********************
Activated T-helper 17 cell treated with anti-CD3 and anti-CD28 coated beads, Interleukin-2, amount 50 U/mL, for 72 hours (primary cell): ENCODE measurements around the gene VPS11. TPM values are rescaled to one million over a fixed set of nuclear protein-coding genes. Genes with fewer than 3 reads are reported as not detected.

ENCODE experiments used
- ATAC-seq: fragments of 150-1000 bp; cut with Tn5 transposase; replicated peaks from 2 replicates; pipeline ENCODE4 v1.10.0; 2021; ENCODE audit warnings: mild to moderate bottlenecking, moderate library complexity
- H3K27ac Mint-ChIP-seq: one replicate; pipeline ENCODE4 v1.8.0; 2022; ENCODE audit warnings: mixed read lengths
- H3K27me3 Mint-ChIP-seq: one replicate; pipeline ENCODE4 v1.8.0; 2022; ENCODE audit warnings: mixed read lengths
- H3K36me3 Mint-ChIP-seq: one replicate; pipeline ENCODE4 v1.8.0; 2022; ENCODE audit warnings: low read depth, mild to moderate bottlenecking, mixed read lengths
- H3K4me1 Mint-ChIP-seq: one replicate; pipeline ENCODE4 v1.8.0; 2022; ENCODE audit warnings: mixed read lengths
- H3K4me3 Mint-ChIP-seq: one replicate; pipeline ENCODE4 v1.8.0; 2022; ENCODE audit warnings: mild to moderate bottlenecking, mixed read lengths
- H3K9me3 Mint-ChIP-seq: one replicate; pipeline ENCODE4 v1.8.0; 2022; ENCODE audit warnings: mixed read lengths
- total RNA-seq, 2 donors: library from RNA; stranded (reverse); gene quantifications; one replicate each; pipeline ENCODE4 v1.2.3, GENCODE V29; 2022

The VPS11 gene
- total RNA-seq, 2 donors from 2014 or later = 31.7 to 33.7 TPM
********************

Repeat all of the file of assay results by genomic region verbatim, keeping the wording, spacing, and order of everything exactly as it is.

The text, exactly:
Activated T-helper 17 cell treated with anti-CD3 and anti-CD28 coated beads, Interleukin-2, amount 50 U/mL, for 72 hours (primary cell): ENCODE measurements around the gene VPS11. TPM values are rescaled to one million over a fixed set of nuclear protein-coding genes. Genes with fewer than 3 reads are reported as not detected.

ENCODE experiments used
- ATAC-seq: fragments of 150-1000 bp; cut with Tn5 transposase; replicated peaks from 2 replicates; pipeline ENCODE4 v1.10.0; 2021; ENCODE audit warnings: mild to moderate bottlenecking, moderate library complexity
- H3K27ac Mint-ChIP-seq: one replicate; pipeline ENCODE4 v1.8.0; 2022; ENCODE audit warnings: mixed read lengths
- H3K27me3 Mint-ChIP-seq: one replicate; pipeline ENCODE4 v1.8.0; 2022; ENCODE audit warnings: mixed read lengths
- H3K36me3 Mint-ChIP-seq: one replicate; pipeline ENCODE4 v1.8.0; 2022; ENCODE audit warnings: low read depth, mild to moderate bottlenecking, mixed read lengths
- H3K4me1 Mint-ChIP-seq: one replicate; pipeline ENCODE4 v1.8.0; 2022; ENCODE audit warnings: mixed read lengths
- H3K4me3 Mint-ChIP-seq: one replicate; pipeline ENCODE4 v1.8.0; 2022; ENCODE audit warnings: mild to moderate bottlenecking, mixed read lengths
- H3K9me3 Mint-ChIP-seq: one replicate; pipeline ENCODE4 v1.8.0; 2022; ENCODE audit warnings: mixed read lengths
- total RNA-seq, 2 donors: library from RNA; stranded (reverse); gene quantifications; one replicate each; pipeline ENCODE4 v1.2.3, GENCODE V29; 2022

The VPS11 gene
- total RNA-seq, 2 donors from 2014 or later = 31.7 to 33.7 TPM